The figurative language of John Green

Reading time: Less than 1 minute

I like to share interesting pieces of figurative language I encounter in my reading. I write today about some similes and metaphors from John Green….

I first heard about John Green (pictured above) about eight years ago, when my kids were 15. He was famous to them as a vlogger — a person who posted funny videos on YouTube and who offered an offbeat way of seeing the world. (In John’s case, he did the videos with his equally charming brother, Hank.) John also wrote young adult fiction, which my kids devoured. Green ultimately became famous for his breakout bestseller, The Fault In Our Stars, which was later turned into a movie.

I’m not generally enamoured by most young adult fiction but I loved the book Stars and, as a result, decided to try Green’s newest title, Turtles All the Way DownThe story focuses on a 16-year-old high school student living with obsessive-compulsive disorder, and her search for a fugitive billionaire. Green has said the book addresses a mental illness that has affected his own life since childhood and that while, “the story is fictional, it is also quite personal.”

I found the book carried Green’s trademark spritely and accessible style, although I must confess I didn’t enjoy it quite as much as Stars. Still, he offered some very fine figurative language. Here are my favourite examples:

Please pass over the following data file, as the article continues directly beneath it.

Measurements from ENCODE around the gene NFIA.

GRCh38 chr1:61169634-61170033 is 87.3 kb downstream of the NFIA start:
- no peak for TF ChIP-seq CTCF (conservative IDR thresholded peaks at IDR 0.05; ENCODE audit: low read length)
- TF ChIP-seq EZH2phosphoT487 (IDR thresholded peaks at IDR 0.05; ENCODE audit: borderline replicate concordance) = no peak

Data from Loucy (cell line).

• He accelerated with the gentle serenity of the Buddhist Zen Master who knows nothing really needs to be done quickly, and his brakes whined like metal machine music, and I loved him.
  • Her legs were crossed, and her left foot was tapping the ground like it was trying to send a Morse code SOS.
  • Davis’s gangly limbs occupied space like an army holds territory.
  • It had started to drizzle a little — one of those cloudy days in Indiana where the sky feels very close to the ground.
  • I looked up at him and smiled, but I could not cinch the lasso on my thoughts, which were galloping all around my brain.